The future of troubled Medicare insurer Universal Health Care Group — whether it's sold or liquidated — is quickly coming to a head.
Florida regulators are seeking an immediate order to liquidate the St. Petersburg-based insurer in an emergency hearing before a judge in Tallahassee this morning. A liquidation hearing had been scheduled for March 21, but the Florida Department of Financial Services sought to move up the date after Universal missed a court deadline to object to the state being appointed receiver.
Regulators want to move quickly, with an order to liquidate Universal in place by April 1.
Staying in operation any longer without state oversight could harm policyholders, creditors, stockholders and the public, the state alleges.
On Feb. 4, Florida regulators deemed the company nearly insolvent and accused executives of a broad pattern of financial mismanagement — including fraud and diversion of funds — under founder and chief executive officer A.K. Desai. Universal filed for bankruptcy reorganization Feb. 6.
In requesting the expedited hearing, regulators said they were concerned about a continued reduction in the quality of services at Universal "as many employees have resigned or transferred to other health care companies due to the financial turmoil."
Moreover, regulators said, many health care providers have terminated their agreements to provide coverage for Universal members, some without providing the required 60-day notice. The disgruntled providers have alleged that they're not being paid in a timely way and that Universal has failed to comply with its contracts.
On a separate track, federal bankruptcy Judge Rodney May on Monday preliminarily approved the sale of Universal Health Care for $33.25 million in cash to Citrus Universal Healthcare Inc., a unit of New Jersey-based CarePoint Insurance Co. Citrus was chosen as prevailing bidder in an auction over Dr. Kiran Patel, founder of WellCare Health Plans and a well-known local entrepreneur. Patel had offered $36.5 million for the company, but his bid was to be paid over time.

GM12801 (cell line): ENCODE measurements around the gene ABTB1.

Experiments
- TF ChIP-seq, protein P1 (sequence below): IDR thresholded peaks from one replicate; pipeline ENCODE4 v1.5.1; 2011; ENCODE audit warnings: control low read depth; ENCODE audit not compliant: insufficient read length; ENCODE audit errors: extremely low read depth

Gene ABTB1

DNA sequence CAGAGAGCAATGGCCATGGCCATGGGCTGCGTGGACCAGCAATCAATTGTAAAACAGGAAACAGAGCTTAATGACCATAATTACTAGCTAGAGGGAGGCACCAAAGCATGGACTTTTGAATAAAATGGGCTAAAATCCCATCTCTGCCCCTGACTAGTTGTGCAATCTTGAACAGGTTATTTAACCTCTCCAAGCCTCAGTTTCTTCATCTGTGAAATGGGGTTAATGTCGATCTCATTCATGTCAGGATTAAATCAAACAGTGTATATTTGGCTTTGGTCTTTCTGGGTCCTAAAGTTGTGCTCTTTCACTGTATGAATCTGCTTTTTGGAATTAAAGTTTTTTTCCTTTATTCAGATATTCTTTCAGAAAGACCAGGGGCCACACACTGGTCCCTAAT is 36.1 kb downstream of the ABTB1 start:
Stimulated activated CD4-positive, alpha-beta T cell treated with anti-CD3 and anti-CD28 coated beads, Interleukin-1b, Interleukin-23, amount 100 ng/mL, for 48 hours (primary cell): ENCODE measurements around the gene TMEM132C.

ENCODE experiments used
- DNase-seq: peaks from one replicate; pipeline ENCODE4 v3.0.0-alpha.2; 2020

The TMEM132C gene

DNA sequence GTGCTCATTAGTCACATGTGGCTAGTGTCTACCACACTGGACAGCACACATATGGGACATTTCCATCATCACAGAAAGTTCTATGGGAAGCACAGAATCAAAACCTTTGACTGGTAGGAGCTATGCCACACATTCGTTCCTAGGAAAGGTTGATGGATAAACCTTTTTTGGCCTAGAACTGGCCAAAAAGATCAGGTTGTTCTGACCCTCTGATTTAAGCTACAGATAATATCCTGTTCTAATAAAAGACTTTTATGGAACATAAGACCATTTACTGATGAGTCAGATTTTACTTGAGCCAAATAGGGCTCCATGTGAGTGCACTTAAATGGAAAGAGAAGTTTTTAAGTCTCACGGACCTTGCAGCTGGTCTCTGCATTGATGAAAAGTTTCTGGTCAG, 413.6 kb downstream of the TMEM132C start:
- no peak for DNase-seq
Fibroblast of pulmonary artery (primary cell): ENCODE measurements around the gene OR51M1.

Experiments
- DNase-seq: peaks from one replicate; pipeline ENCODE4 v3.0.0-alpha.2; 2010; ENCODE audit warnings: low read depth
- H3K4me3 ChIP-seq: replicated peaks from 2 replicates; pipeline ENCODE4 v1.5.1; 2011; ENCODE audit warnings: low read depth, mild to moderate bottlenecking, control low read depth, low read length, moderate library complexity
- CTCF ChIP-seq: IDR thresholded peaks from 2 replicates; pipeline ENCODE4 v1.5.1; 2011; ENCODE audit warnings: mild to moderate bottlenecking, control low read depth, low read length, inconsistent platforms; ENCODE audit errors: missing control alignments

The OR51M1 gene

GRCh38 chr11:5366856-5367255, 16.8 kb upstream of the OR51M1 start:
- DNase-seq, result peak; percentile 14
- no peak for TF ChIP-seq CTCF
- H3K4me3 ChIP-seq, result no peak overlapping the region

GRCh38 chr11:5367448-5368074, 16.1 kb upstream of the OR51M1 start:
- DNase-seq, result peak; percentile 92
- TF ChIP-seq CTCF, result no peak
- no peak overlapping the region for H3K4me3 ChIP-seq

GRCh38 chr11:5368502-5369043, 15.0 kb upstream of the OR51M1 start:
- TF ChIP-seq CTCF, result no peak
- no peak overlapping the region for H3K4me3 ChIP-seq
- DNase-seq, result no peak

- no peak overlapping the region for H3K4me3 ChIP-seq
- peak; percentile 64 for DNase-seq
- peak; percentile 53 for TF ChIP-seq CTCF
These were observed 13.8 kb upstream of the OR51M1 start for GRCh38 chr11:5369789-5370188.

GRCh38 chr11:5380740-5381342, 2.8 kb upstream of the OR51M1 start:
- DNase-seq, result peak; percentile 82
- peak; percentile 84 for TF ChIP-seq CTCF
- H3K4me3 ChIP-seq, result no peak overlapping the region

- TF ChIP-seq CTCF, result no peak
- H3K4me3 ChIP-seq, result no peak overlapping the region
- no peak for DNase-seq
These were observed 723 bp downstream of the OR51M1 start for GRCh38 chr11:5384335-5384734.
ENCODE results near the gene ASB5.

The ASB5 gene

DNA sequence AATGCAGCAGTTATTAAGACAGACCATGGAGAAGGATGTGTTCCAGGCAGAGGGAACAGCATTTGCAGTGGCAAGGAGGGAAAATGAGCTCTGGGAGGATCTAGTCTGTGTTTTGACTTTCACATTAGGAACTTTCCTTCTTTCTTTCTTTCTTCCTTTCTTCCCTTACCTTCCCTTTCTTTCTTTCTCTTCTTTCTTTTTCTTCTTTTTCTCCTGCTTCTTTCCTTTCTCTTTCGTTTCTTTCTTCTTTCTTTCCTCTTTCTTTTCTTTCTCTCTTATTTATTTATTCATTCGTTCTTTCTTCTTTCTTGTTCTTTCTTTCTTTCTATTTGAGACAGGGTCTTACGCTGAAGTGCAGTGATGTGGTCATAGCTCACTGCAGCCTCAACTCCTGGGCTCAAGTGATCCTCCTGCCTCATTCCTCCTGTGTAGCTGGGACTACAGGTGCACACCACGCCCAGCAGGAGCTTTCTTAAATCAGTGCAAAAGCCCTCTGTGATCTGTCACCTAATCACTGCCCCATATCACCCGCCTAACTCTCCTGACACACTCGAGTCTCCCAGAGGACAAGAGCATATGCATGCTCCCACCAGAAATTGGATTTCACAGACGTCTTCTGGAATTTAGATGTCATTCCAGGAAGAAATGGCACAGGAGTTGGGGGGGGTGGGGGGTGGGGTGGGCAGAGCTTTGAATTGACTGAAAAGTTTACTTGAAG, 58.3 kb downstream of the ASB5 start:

Universal attorneys previously said that a sale would take liquidation off the table.
Judge May's decision, however, still needs regulatory approval. Amy Bogner of the Florida Office of Insurance Regulation said as of Tuesday afternoon the agency had still not received an acquisition application.
Citrus Universal said it is working with crisis-management experts at Alvarez & Marsal, which already deployed "a large team of seasoned industry experts" to Universal's headquarters in downtown St. Petersburg.
"We have incredible confidence in our ability to turn around Universal, if given the opportunity, with the expertise of Alvarez & Marsal and look forward to improving the company to position it to provide long-term quality and service for all members," Citrus spokesman Spencer Baretz said.
Members of Universal health plans were supposed to continue to receive coverage throughout the ordeal. Because of the company's situation, however, members have the option of contacting their agent to consider alternatives outside of the regular open-enrollment period.
Universal provides coverage for about 140,000 members, and as of early this year had nearly 1,000 employees, the vast majority of them at its St. Petersburg offices. Desai could not be reached for comment Tuesday.
Jeff Harrington can be reached at email@example.com or (727) 893-8242.